Monologue of the Month for Kids

Auditions anyone? Perhaps for a summer theater show? We're getting ready to hold auditions, too, and so this time we're including 4 monos to pick from even if you're auditioning for someone else. Pick one and read the Tips. Rehearse your monologue. It's best to have it memorized.
I don't know what other directors look for but here's what I look for:

  1. Projection (talking loud enough to be heard in the back of the room);

  2. Energy;

  3. Movement;

  4. Expression

I hope you do great on your audition. Break a leg!

Tips for preparing a monologue:


  • Imagine the person you're speaking to. If you're supposed to be speaking to the audience, imagine who they are--friends? enemies? the doorman?

  • Imagine where you are and the things that are around you.

  • Create a set by using real objects that are handy--chairs, benches, fake tree, etc.

  • You can use real objects for props, too--book, wallet, football, etc.

  • Be expressive--get mad or happy or sad or just have some attitude as you perform your monologue.

  • Movement & Gestures--use them. Don't just stand still while doing a monologue.

  • If there are stage directions—in parenthesis—in the monologue below, use them or come up with your own. They're just suggestions. If a monologue has ellipses (three dots in a row), act as if you’re listening to someone else responding or speaking to you. But those ellipses might also just mean there's a slight pause. Read through the monologue and see if you're listening to someone or just pausing for effect.

  • Break a leg! (That's theater talk for "good luck." It's bad luck to say "good luck" in the theater so you say "Break a leg!")


The Secret Frog

Mom said that there would be no more pets in the house. But I thought that a frog couldn’t really be a pet because I didn’t exactly bring it in. After I put the frog on the deck, I got it to hop by touching it with my shoe—not my hand! I never touched it with my hands. It hopped into the house because I must have forgotten to close the sliding glass door. It managed to find my room and the container of water I accidentally left on the floor earlier. There was a real-live, wild frog—which was not a pet—in my room. I was happy. Until 10 pm when it woke up the whole house with its ribbiting. I learned that as loud as frogs can be, moms can be louder. Much louder.


I Asked My Best Friend

I asked my best friend if she thought the new guy had a crush on me. She told me she wasn’t sure so she’d go and ask. I stopped her right there. If she was going to ask, then I had to hide somewhere. She told me to just go into the bathroom and wait there. I stopped her again and told her she had to wait three minutes before she asked him. But my other best friend heard us and asked loudly which boy we were talking about and before I could say, “Sh,” the whole table knew. Another friend who I don’t talk to any more stood up and asked the new guy if he had a crush on me. Now the whole lunchroom knew. I tried to leave with my head held high but it didn’t work because I tripped on my own shoelace. My life is ruined.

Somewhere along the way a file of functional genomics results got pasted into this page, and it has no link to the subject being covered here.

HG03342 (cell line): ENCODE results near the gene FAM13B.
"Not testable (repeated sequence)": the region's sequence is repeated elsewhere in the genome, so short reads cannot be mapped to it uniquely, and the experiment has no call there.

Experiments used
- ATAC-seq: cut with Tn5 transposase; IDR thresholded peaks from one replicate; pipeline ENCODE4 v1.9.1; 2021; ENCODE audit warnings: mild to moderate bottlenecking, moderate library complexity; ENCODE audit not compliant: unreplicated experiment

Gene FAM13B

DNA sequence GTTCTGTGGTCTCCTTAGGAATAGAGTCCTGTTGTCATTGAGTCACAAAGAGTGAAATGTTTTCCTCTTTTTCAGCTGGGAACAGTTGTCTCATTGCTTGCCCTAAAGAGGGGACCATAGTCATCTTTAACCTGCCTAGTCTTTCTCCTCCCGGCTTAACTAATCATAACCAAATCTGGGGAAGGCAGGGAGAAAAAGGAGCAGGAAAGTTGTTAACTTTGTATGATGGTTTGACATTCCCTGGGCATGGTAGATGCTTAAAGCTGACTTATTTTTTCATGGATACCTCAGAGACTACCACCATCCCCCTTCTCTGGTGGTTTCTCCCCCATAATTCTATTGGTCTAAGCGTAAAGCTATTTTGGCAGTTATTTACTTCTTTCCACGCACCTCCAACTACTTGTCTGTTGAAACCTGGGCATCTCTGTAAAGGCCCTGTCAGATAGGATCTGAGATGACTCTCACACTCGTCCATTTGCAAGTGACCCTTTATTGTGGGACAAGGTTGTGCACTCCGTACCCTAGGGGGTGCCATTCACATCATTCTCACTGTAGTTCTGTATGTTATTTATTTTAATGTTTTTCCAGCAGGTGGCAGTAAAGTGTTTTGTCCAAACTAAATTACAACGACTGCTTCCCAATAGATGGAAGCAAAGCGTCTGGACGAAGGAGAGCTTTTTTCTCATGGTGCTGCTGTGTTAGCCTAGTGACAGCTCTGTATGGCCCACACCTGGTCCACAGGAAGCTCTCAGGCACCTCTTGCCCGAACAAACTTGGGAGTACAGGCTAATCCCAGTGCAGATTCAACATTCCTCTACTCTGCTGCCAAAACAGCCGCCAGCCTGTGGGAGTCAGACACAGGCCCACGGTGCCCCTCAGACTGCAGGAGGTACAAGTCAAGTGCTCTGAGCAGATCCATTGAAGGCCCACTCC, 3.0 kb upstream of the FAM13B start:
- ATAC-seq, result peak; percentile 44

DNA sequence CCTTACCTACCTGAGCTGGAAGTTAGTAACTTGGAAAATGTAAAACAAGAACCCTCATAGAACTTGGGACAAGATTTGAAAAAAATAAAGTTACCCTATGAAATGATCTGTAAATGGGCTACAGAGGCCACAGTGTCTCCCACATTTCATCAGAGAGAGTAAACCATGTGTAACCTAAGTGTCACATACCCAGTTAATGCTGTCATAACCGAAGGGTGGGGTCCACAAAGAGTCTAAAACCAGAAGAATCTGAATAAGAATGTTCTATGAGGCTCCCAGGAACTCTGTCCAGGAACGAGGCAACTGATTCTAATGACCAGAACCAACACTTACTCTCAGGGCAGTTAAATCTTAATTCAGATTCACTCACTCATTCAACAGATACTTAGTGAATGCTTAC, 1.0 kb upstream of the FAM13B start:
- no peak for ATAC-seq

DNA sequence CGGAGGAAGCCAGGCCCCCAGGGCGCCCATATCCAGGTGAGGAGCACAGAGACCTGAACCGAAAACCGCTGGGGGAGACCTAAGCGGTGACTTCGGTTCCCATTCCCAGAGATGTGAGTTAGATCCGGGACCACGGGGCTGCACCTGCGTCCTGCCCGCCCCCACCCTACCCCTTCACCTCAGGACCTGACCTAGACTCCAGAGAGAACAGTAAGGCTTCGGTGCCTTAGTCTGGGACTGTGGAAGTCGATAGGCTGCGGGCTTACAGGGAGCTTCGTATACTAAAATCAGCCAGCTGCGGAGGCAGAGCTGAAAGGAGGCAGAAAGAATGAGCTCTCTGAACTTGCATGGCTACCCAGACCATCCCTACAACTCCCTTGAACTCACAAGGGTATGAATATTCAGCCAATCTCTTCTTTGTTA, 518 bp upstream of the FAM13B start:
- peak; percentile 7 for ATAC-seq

No Driver License

Dad was at work and when I called him, he said he couldn’t come back just to drive me to the library. My grandma was at some volunteer training, so she couldn’t pick me up either. Why can’t kids my age get a driver license? I go more places than most people—the library, the playground, the ice cream shop, grandma’s house when she’s home, the skate park, and most of my friend’s houses. I’ve seen small cars on the street. I could drive one of them. Except I don’t have a driver license. This is ridiculous. Now I’m going to have to walk all six blocks to the library. I need a license. (exits)


Grocery Shopping

I told Mom “How hard can grocery shopping really be?” She was whining about having to go to the store again. So she parked at the store and made me get out, handing me a list with a budget. “Just signal me when you’re done, and I’ll come in and pay,” she said. I’ve already been in the store for an hour. I tried to figure out what to do about the vegetables because if I choose something my mom can’t cook, she’ll might make me cook it. When I weighed the fruit to figure out the cost, a nice lady told me to weigh only one type of fruit at a time, so I got one bag of oranges. That’s when she asked if I had weighed the vegetables the same way. I decided not to get vegetables. The meat was too expensive for my budget, so I bought a few cans of tuna fish. The eggs! There are dozens of eggs. I mean, there are all kinds of eggs—small, medium, large and extra-large; brown and white. I just grabbed a carton and walked away. I texted my mom to come save me. It’s a jungle in here.